“I Have Made It Though the Winds and Waters”

A haunting Internet history of Hurricane Katrina.

September 4, 2005, Ninth Ward
A man walks through water as he makes his way through the 9th Ward on Sept. 4, 2005, in New Orleans.

Photo by Chris Hondros/Getty Images

Joshua Cousin called himself Katrina’s “first known Blogging Survivor.” Fresh out of high school when the hurricane hit New Orleans, Cousin spent four days holed up at home with his family and their red-nosed beagle, Cheddar, as the waterline rose. They finally escaped past floating corpses to a dry stretch of interstate, sat on the scorched pavement for two days, and—after authorities forced them to leave Cheddar stranded on the road—loaded onto a bus headed for wherever. Cousin surfaced at the Houston Astrodome, where he found a computer set up to help evacuees locate scattered family members and friends. He logged into his blog, “Note From the Book,” and wrote:


whats up yall. I have made it though the Winds and waters of Katrina and now my home is ASTRODOME!! ..

I’ll be back in a few weeks.. or months… AAAAAAAH!!! BLOGGERS I’ll be here someday!!


one loss but we made it though!

This summer, a selection of Cousin’s post-hurricane blog posts were preserved in Please Forward: How Blogging Reconnected New Orleans After Katrina, a new anthology of online dispatches by the city’s chefs, musicians, doctors, reporters, critics, and admirers in the two years after the storm (and edited by Ole Miss journalism professor Cynthia Joyce). The entries are published chronologically—the book begins with a LiveJournal post written by early evacuee Kelly Landrieu on the afternoon of Aug. 29—and the updates grow increasingly haunting as the waters rise. CNN called Katrina the first American tragedy to be documented in real time by its survivors, as they lived it. But the medium proved more immediate for some bloggers than others.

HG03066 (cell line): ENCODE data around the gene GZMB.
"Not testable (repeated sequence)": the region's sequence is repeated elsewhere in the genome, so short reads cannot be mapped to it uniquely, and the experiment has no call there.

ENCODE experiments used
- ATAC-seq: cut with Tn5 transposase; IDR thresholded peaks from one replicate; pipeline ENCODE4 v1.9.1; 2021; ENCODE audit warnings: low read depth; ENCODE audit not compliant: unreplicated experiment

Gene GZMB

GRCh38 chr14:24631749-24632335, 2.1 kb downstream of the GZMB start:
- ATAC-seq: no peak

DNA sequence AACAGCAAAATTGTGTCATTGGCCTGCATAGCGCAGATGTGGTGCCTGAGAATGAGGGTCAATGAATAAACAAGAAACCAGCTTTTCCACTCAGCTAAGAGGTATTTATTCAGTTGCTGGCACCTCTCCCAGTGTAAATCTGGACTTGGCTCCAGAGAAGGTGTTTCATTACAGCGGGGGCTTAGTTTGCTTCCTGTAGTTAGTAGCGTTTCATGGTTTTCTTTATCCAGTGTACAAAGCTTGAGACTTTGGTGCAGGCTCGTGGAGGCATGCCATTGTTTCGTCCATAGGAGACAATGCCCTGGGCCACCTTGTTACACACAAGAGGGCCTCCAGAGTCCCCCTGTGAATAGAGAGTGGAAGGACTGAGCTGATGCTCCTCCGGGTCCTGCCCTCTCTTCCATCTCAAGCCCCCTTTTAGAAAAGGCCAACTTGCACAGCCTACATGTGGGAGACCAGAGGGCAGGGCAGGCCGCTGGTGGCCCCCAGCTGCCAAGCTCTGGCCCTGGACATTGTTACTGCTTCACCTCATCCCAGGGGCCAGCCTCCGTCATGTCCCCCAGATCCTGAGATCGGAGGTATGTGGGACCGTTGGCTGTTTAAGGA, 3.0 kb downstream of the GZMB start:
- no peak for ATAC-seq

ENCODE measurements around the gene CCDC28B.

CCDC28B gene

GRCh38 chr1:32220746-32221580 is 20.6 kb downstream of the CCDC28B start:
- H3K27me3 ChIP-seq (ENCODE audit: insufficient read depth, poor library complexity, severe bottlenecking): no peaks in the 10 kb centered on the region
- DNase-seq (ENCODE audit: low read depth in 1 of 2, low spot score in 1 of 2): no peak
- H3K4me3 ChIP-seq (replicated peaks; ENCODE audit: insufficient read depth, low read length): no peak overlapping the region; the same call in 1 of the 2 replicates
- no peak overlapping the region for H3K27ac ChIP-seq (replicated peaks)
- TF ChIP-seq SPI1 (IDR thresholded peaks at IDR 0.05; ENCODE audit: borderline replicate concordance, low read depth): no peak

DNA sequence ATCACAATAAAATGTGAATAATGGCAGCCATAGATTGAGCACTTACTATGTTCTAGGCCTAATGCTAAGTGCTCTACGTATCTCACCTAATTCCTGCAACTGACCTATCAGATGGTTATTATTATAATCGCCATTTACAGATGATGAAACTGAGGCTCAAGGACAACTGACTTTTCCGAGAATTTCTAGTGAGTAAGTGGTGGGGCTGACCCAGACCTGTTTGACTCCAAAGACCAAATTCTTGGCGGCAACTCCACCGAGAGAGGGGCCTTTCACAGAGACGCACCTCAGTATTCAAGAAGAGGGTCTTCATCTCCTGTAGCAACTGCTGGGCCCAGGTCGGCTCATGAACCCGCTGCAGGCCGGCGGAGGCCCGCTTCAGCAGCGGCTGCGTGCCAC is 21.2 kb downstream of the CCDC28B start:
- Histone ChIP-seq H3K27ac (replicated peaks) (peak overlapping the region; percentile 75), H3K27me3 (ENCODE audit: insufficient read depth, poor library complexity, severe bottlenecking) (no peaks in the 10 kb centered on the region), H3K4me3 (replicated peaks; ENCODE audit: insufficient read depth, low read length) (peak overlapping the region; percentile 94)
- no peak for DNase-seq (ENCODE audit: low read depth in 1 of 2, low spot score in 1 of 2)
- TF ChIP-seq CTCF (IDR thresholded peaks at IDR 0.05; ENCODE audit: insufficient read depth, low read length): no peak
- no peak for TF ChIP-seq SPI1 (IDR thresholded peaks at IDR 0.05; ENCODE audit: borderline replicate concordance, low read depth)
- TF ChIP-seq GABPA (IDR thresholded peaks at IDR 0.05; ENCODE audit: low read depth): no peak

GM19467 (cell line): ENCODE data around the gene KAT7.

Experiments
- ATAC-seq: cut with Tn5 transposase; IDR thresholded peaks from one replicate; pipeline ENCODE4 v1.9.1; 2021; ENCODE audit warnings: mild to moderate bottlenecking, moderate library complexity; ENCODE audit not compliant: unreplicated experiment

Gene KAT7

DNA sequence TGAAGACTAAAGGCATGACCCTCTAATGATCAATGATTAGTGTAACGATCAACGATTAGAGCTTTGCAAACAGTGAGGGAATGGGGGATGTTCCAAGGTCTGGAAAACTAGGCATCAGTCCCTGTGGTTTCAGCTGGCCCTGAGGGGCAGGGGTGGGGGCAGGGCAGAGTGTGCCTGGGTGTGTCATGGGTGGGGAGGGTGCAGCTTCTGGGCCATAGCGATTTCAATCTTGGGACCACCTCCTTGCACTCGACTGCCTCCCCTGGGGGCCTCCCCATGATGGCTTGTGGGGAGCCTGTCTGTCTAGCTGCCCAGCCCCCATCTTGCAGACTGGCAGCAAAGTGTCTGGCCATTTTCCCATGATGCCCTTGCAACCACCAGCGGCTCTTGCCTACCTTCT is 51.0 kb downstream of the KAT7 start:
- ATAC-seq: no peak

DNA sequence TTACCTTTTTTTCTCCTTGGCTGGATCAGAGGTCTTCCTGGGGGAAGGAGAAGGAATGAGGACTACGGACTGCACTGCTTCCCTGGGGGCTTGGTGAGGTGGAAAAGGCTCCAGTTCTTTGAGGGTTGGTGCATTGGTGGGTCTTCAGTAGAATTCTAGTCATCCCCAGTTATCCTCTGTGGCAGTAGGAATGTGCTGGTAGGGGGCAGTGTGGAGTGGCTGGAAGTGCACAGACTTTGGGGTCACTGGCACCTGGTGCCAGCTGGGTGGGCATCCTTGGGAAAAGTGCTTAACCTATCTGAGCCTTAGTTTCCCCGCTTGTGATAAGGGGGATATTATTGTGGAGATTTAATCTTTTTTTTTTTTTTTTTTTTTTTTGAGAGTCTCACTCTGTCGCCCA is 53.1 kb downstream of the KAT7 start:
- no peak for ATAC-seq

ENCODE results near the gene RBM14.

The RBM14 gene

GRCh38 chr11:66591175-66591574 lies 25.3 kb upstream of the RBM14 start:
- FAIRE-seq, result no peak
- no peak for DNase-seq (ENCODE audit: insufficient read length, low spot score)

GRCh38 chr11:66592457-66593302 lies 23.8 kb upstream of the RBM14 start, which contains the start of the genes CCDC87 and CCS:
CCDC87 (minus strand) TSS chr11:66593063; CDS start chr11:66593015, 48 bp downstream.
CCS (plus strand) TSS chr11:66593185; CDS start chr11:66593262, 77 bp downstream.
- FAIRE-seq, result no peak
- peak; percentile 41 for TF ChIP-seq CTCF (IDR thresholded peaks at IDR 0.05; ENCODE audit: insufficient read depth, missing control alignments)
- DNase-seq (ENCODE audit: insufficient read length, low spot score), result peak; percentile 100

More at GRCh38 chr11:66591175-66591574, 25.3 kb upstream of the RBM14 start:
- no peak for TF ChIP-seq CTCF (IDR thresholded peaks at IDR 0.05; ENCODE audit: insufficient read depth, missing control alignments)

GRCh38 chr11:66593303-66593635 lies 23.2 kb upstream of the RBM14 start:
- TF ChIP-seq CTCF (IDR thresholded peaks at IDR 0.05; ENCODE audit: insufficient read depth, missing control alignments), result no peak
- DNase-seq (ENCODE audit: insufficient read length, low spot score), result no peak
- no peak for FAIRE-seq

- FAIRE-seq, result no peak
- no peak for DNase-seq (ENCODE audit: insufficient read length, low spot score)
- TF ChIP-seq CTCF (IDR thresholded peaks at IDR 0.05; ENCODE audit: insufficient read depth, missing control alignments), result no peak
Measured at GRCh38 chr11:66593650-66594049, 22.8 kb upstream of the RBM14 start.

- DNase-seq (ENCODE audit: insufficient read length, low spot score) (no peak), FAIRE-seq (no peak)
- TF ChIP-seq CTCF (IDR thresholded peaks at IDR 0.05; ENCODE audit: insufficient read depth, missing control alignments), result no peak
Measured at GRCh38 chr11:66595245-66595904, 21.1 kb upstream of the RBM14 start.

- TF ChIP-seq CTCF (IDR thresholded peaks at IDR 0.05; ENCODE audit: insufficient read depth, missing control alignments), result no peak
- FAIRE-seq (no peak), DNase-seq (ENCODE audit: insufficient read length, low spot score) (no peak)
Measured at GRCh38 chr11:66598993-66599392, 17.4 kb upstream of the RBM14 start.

Septermber 4, 2005
A gas fire burns straight out of the water on Sept. 4, 2005, in the Lakeview area of New Orleans.

Photo by Chris Graythen/Getty Images

Just as you might count the seconds between lightning bolt and thunder clap to guess how far away it struck, Katrina’s impact on a person could be estimated by the time that stretched between the hurricane’s arrival and the survivor’s first contact with the outside world. One New Orleans blogger not featured in the anthology, Kenneth Greelee, watched satellite images of Katrina from his safe haven in Galveston, Texas, and blogged, “There is a Schrödinger’s Cat quality to watching the spinning red ball: does the New Orleans that I know even exist right now, hours before landfall?” The city’s less-fortunate residents did not have to guess, but most of them couldn’t blog what they’d seen until they’d escaped it.

So in those first days after Katrina, Louisiana State University communications professor Kaye Trammell hunkered at home in Baton Rouge, blogging from a BlackBerry she charged in her car when her power went out. Techies working at local Web hosting company Intercosmos Media Group live-blogged the storm from their 10th-floor offices, which were powered by a gassed-up generator. In fact, according to a 2009 study in the Journal of Computer-Mediated Communication, of the Katrina-related blogs published within two weeks of the storm, just 1 percent of the owners lived in New Orleans and stayed there through the flood. Four percent evacuated during the storm. Most of the people blogging about Katrina never felt a drop.